UNITED STATES—California buckeye, Aesculus californica, is an enigma. How does it survive while defoliated for so much of the year? Not all are so mysterious. Those that live in sheltered or forested situations behave like normal deciduous trees, by defoliating in autumn, and refoliating in spring, after a brief winter dormancy. Those that are more exposed in warm and windy situations make us wonder.
After their brief winter dormancy, exposed California buckeye trees refoliate early in spring, as they should. Then, only a few month later, they defoliate through the warmest and most arid part of summer, which might be a few months long! As the weather cools and the rain starts, they refoliate briefly for autumn, only to defoliate in time for their winter dormancy. They are ‘twice deciduous.’
How do they photosynthesize enough to survive? It seems like they would consume more resources in this process that they could generate. They obviously know what they are doing, since they survive quite nicely in the wild. Furthermore, they are not the only species that can do this. Sycamores sometimes do it if the weather is just so, or if they get infested with anthracnose too severely.
Most deciduous plants defoliate only in winter because that is the worst time to try to photosynthesize. There is less sunlight available while the days are shorter, and the weather is cloudier. Frost, wind and snow would cause much more damage if deciduous plants retained their foliage. Defoliation is how they accommodate the weather. It is no different for plants that defoliate in summer.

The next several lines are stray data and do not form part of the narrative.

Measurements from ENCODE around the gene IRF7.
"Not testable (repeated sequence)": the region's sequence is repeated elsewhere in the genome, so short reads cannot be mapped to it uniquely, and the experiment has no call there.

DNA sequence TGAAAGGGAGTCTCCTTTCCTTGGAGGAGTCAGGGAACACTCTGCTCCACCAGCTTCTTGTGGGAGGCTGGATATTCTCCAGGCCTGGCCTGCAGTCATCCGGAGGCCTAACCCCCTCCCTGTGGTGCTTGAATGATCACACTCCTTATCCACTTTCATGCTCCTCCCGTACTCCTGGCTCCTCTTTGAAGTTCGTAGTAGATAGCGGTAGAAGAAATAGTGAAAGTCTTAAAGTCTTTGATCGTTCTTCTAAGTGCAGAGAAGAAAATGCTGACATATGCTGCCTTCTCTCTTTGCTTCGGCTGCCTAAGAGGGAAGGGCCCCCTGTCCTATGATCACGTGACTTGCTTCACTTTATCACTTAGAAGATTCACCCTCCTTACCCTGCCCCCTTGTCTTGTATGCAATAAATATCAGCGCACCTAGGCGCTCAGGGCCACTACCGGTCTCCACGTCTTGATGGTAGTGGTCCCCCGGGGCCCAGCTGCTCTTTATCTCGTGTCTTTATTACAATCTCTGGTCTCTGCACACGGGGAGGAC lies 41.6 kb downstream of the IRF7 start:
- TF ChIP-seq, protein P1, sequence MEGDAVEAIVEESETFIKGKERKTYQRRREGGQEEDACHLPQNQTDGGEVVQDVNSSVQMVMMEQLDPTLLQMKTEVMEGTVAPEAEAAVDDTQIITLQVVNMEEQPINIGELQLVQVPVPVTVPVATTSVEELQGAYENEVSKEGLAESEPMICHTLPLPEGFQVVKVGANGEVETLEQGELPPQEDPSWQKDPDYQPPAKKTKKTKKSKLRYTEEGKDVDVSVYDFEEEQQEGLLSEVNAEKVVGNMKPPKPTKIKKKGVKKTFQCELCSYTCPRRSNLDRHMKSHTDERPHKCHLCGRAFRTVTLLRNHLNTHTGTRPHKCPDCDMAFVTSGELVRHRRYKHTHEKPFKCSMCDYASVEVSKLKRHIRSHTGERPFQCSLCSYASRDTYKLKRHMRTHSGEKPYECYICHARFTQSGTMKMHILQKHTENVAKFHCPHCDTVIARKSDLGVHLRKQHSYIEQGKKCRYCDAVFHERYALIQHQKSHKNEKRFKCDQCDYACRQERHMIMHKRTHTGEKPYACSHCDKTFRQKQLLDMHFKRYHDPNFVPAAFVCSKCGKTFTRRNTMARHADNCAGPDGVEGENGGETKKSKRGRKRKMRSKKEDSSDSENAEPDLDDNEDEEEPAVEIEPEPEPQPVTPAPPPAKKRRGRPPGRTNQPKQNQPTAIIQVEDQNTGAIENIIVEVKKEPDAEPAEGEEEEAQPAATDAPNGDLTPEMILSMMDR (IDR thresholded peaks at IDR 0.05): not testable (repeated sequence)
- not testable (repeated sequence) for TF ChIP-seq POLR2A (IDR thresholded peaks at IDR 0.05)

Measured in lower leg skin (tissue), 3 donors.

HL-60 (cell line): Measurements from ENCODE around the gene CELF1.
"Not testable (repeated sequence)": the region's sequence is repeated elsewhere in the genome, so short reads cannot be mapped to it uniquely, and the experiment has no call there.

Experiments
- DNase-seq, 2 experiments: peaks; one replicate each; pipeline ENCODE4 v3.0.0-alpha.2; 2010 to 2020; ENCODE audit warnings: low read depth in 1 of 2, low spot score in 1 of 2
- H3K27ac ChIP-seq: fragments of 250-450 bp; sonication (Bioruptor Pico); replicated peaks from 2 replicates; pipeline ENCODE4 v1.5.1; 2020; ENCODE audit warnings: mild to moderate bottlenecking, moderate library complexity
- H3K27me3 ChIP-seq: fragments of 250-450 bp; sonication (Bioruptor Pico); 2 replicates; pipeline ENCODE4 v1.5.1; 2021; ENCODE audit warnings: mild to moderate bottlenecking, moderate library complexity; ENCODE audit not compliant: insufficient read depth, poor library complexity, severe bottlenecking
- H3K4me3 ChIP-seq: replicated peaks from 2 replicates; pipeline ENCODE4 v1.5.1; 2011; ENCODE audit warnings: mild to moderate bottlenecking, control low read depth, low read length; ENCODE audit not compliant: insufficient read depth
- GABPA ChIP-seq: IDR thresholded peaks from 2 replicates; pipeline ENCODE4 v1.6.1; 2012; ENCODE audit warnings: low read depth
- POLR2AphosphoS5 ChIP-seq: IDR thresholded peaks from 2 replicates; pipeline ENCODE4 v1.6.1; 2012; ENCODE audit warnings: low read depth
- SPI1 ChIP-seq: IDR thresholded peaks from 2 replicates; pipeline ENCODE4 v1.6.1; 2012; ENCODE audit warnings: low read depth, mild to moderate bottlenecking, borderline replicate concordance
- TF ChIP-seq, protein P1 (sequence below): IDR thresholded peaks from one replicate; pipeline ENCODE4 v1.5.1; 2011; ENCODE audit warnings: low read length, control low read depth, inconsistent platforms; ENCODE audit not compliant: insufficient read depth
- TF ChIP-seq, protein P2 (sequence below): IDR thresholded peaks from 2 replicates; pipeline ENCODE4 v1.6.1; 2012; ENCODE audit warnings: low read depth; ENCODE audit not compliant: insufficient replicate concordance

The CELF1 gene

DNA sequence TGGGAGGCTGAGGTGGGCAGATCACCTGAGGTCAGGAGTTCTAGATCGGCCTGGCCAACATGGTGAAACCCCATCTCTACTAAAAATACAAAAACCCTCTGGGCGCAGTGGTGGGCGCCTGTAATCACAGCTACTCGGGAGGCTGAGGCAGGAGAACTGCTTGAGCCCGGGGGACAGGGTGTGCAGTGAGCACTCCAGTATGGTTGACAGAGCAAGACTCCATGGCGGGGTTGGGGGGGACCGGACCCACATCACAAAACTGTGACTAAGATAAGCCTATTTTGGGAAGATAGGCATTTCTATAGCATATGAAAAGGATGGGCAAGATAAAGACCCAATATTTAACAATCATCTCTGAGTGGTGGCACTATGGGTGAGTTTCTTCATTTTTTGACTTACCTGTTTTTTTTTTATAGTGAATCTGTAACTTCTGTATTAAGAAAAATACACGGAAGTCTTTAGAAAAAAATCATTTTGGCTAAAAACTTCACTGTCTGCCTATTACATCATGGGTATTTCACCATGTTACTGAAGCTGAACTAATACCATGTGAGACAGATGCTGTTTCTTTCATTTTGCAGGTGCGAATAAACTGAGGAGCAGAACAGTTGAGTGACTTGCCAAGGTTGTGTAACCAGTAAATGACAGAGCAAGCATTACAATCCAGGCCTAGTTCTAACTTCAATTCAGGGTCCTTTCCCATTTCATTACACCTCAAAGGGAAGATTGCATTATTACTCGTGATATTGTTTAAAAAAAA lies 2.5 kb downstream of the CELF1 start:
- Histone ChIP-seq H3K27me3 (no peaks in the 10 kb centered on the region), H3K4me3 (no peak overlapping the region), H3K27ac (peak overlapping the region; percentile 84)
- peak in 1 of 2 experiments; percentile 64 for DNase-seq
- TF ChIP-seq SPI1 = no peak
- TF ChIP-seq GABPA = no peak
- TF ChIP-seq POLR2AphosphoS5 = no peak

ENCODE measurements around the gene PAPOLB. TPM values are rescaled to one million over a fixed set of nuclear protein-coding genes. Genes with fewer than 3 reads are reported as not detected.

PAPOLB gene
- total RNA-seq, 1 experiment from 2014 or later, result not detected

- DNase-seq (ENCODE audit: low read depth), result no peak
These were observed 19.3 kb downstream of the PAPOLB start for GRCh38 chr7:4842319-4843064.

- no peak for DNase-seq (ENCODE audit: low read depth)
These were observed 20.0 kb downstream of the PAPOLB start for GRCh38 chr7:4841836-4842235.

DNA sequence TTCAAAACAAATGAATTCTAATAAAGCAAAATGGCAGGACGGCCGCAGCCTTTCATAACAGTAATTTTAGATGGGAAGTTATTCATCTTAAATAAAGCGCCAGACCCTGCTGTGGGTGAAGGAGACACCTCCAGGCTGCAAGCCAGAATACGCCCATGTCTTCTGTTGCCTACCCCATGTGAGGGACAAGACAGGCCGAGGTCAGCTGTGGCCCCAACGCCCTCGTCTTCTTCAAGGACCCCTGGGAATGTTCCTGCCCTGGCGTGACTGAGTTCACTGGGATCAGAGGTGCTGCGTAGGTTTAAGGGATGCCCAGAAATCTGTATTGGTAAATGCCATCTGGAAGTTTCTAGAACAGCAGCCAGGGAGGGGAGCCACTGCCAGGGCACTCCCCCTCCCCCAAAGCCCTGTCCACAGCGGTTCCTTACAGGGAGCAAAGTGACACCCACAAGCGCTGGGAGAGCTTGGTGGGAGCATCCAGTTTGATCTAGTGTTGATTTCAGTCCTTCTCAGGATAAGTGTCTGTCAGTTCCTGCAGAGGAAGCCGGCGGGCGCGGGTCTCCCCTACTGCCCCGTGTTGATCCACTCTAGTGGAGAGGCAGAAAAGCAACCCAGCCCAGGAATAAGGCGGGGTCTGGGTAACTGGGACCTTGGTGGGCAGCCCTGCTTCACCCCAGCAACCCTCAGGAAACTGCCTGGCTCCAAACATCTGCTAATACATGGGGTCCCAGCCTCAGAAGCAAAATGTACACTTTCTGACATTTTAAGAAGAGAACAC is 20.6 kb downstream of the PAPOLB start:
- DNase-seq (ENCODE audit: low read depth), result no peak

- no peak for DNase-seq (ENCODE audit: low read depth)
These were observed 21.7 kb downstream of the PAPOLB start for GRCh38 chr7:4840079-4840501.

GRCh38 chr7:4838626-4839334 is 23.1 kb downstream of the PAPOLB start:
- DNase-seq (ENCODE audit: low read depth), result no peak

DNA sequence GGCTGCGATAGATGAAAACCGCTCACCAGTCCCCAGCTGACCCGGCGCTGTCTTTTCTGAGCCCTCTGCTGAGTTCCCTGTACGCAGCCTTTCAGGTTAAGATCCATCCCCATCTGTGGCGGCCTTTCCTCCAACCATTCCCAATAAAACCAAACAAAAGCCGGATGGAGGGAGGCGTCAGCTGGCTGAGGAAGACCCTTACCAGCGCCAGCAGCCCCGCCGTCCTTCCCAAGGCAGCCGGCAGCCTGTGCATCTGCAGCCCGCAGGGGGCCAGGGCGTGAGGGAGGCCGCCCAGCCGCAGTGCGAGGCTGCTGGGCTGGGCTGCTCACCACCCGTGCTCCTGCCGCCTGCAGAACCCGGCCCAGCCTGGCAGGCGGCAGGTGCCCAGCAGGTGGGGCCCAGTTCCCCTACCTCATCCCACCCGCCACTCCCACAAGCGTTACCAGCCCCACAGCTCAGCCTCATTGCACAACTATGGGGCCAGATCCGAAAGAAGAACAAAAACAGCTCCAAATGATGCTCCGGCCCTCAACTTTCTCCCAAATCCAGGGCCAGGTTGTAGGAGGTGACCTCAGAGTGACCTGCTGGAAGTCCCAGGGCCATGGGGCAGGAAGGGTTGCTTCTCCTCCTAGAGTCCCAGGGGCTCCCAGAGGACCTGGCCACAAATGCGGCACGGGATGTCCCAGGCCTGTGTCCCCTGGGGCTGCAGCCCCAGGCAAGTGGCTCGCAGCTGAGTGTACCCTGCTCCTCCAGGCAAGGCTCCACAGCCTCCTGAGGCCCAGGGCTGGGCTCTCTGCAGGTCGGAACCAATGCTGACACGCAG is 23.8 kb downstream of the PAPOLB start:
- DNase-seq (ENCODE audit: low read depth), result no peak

Much of California is within chaparral or even desert climates. Native plants, as well as plants that are from similar climates, know how to live here. If they happen to be in a hot and dry situation, some may go dormant until the weather improves, even if they do not go dormant through the mild winters. This is why wild arums and some unwatered acanthus have died back to the ground, and why naked lady amaryllis will remain naked until the first rains in autumn.
Highlight: naked lady amaryllis
From formerly dormant bulbs just below where their foliage shriveled in the warmth of last spring, the naked brown floral stalks of naked lady, Amaryllis belladonna, grow fast to about two feet tall. They bloom suddenly with a few or several garish pink lily flowers about three inches long. They are sneaky about it too. Without foliage, and prior to flashy bloom, the bare stalks are easy to miss.
Even though individual flowers do not last long, the collective bloom lingers a bit longer as newer flowers bloom to replace those that bloomed slightly earlier on the same stalks. They are nice as cut flowers. The minimal floral fragrance is usually unnoticed, so it can be a surprise if the weather happens to be conducive to the dispersion of the light fragrance of exceptionally abundant bloom.
Foliage does not regenerate until after bloom, and should wait until after the first rain of autumn. Where winters are colder, it waits until early spring, only to die back before summer. The long strap shaped leaves resemble those of lily-of-the-Nile, but are a bit softer. If ruined by frost, they try again. The tops of the two or three-inch wide bulbs are visible at the surface of the soil while dormant.
Horticulturist Tony Tomeo can be contacted at tonytomeo.com.